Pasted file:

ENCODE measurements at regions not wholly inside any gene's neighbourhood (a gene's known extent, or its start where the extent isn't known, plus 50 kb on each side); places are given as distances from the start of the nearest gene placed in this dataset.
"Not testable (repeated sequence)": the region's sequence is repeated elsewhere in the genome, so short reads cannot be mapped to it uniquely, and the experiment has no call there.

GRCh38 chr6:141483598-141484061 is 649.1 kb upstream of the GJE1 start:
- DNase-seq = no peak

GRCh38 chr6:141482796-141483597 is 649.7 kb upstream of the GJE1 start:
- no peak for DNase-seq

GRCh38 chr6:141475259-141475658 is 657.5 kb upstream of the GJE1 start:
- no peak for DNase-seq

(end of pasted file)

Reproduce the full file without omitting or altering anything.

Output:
ENCODE measurements at regions not wholly inside any gene's neighbourhood (a gene's known extent, or its start where the extent isn't known, plus 50 kb on each side); places are given as distances from the start of the nearest gene placed in this dataset.
"Not testable (repeated sequence)": the region's sequence is repeated elsewhere in the genome, so short reads cannot be mapped to it uniquely, and the experiment has no call there.

GRCh38 chr6:141483598-141484061 is 649.1 kb upstream of the GJE1 start:
- DNase-seq = no peak

GRCh38 chr6:141482796-141483597 is 649.7 kb upstream of the GJE1 start:
- no peak for DNase-seq

GRCh38 chr6:141475259-141475658 is 657.5 kb upstream of the GJE1 start:
- no peak for DNase-seq